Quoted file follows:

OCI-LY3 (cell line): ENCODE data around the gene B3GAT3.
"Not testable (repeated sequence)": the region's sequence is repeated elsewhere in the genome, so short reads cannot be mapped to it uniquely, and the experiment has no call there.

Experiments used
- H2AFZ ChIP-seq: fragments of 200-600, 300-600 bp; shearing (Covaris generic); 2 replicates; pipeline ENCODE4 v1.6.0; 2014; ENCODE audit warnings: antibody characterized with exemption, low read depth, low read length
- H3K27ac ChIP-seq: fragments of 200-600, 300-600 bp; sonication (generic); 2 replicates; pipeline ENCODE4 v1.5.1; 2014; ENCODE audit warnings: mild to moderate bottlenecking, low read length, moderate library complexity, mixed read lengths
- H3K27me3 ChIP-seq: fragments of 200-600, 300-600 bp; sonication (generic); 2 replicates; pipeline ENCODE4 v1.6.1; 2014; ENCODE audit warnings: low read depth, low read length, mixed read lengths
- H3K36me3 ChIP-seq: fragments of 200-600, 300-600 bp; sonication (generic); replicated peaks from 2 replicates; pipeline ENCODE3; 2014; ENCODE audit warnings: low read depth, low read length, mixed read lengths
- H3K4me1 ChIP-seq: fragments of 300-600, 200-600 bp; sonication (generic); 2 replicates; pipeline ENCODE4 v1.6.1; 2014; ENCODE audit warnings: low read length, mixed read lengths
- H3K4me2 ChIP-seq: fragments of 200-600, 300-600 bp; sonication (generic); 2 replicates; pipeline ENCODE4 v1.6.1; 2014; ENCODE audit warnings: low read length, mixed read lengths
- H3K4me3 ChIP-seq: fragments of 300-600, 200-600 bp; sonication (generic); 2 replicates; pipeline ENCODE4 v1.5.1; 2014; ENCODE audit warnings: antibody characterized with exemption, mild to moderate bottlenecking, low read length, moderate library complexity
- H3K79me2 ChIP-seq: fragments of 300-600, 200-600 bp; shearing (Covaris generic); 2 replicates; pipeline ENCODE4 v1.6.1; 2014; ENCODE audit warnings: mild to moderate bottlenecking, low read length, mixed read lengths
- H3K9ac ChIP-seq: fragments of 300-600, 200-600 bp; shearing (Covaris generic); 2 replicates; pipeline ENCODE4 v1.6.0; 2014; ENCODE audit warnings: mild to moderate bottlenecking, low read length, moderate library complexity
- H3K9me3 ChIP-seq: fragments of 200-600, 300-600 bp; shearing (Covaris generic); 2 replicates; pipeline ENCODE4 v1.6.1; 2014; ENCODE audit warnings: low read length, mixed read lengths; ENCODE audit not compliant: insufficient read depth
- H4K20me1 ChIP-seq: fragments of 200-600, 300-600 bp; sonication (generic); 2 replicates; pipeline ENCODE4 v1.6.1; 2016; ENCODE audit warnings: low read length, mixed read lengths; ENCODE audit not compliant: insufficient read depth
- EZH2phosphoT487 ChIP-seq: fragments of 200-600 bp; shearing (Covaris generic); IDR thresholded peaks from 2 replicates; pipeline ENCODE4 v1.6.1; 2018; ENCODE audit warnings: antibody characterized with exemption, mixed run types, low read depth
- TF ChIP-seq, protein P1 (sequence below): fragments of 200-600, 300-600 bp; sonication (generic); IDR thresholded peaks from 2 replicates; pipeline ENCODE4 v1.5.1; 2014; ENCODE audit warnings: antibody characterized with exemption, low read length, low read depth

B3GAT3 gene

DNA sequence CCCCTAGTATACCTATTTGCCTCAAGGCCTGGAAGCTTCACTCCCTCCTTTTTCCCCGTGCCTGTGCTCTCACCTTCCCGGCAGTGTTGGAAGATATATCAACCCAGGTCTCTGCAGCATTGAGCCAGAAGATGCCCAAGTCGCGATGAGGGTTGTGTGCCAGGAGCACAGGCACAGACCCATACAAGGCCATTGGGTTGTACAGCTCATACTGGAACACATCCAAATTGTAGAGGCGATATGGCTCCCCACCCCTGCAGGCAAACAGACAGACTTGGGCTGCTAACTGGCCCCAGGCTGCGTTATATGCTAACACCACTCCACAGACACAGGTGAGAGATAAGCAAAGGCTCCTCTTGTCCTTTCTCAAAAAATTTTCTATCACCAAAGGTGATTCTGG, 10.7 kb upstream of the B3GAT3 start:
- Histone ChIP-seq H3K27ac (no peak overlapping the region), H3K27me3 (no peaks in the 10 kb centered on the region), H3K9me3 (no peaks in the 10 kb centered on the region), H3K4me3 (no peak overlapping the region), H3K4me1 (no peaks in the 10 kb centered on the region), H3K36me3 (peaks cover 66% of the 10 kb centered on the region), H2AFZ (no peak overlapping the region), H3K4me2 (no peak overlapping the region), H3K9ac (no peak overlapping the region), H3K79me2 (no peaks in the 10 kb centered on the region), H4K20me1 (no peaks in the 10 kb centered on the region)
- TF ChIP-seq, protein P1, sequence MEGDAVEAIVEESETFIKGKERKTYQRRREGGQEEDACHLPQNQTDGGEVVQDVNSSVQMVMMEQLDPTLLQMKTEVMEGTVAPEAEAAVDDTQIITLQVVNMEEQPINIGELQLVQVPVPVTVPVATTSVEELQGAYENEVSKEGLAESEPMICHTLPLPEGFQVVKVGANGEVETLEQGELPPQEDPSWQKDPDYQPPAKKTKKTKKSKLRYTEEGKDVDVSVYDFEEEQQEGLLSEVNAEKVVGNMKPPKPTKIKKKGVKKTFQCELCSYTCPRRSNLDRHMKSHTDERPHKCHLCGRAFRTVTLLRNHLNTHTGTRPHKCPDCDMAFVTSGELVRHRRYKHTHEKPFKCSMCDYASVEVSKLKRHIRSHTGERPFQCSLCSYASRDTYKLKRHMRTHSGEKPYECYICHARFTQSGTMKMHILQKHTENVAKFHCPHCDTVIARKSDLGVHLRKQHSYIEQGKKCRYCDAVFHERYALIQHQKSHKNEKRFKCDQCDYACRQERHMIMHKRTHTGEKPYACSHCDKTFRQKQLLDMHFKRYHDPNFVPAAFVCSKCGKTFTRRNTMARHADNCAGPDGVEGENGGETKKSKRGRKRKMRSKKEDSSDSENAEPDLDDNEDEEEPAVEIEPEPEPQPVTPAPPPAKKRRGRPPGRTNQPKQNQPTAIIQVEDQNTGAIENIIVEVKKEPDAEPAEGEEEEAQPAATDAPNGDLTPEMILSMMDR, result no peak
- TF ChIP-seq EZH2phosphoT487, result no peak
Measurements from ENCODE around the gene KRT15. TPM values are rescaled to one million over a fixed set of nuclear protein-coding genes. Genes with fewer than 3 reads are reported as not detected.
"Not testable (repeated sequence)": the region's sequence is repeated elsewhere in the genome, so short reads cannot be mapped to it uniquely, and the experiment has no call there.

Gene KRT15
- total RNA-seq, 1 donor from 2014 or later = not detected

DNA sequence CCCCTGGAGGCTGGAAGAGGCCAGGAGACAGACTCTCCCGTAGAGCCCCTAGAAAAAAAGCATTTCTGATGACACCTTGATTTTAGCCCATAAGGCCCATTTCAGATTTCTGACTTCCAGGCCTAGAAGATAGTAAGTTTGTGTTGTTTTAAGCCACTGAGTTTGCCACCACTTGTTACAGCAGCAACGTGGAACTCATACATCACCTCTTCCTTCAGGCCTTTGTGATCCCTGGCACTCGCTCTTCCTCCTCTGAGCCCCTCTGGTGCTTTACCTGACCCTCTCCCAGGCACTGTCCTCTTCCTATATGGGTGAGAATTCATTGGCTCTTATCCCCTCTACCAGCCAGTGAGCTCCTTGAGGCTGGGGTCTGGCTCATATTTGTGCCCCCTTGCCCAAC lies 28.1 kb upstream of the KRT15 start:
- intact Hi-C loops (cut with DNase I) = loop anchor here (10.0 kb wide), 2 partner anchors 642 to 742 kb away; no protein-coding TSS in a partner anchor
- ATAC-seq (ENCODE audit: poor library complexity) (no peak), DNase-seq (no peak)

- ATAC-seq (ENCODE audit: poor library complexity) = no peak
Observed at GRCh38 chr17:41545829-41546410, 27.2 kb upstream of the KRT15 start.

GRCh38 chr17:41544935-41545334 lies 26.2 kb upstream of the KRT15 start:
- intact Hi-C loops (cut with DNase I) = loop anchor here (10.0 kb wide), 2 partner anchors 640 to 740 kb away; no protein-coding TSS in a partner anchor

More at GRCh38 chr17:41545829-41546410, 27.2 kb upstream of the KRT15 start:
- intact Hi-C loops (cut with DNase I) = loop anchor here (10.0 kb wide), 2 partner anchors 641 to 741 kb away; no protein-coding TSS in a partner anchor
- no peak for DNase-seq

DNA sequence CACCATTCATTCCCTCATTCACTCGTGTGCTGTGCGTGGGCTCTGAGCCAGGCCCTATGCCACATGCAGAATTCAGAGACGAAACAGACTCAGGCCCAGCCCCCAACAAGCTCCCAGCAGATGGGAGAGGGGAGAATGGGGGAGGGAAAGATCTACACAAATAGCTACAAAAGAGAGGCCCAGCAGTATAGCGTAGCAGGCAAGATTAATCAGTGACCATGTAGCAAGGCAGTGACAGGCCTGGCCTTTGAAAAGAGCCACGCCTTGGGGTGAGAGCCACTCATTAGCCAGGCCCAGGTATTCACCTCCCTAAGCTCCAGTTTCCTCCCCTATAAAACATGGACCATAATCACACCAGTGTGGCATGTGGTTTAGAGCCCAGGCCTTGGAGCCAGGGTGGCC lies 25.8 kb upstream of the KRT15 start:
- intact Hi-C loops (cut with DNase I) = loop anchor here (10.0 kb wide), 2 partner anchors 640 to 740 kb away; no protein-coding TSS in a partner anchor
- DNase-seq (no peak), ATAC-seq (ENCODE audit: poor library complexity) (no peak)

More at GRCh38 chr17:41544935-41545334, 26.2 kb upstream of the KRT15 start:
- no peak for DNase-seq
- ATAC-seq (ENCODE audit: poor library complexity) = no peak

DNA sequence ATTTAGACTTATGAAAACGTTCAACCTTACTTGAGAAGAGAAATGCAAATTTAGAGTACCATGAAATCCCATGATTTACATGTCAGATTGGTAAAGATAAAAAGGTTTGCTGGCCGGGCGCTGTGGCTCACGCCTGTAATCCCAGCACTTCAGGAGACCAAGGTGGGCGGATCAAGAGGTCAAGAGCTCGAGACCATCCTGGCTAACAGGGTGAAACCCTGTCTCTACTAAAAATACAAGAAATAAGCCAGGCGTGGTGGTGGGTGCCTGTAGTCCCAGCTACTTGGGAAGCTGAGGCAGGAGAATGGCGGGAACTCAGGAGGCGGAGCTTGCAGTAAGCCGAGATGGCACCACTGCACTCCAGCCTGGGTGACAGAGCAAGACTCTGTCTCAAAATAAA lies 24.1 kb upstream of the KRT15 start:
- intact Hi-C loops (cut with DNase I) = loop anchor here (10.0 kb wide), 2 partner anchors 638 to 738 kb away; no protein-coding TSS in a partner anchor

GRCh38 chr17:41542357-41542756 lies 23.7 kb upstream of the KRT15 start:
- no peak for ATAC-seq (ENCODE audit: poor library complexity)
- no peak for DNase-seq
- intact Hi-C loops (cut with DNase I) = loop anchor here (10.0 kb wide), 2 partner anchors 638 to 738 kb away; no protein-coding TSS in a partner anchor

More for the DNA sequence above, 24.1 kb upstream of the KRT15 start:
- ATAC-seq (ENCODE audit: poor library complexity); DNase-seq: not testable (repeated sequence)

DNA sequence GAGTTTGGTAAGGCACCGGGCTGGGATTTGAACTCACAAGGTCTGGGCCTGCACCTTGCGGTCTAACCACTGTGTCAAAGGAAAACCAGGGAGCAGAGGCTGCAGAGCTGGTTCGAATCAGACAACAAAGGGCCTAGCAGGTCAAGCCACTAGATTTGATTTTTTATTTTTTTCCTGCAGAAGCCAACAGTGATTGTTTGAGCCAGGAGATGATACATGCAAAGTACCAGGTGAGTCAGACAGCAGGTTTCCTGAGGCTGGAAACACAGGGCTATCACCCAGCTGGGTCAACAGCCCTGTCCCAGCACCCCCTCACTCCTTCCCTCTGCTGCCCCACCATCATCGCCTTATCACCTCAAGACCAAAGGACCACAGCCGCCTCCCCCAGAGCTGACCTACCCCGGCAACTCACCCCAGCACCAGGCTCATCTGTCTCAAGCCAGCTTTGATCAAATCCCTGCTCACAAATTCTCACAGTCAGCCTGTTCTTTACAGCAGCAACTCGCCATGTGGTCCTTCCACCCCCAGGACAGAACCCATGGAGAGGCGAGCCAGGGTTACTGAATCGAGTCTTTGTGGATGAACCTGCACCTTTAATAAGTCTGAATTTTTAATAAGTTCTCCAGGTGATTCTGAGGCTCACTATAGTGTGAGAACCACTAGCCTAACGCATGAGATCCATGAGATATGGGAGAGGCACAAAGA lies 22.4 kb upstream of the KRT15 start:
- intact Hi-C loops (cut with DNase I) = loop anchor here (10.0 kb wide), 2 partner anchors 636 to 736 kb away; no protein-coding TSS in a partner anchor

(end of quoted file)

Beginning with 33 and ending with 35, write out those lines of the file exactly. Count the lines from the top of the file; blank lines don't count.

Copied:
More at GRCh38 chr17:41545829-41546410, 27.2 kb upstream of the KRT15 start:
- intact Hi-C loops (cut with DNase I) = loop anchor here (10.0 kb wide), 2 partner anchors 641 to 741 kb away; no protein-coding TSS in a partner anchor
- no peak for DNase-seq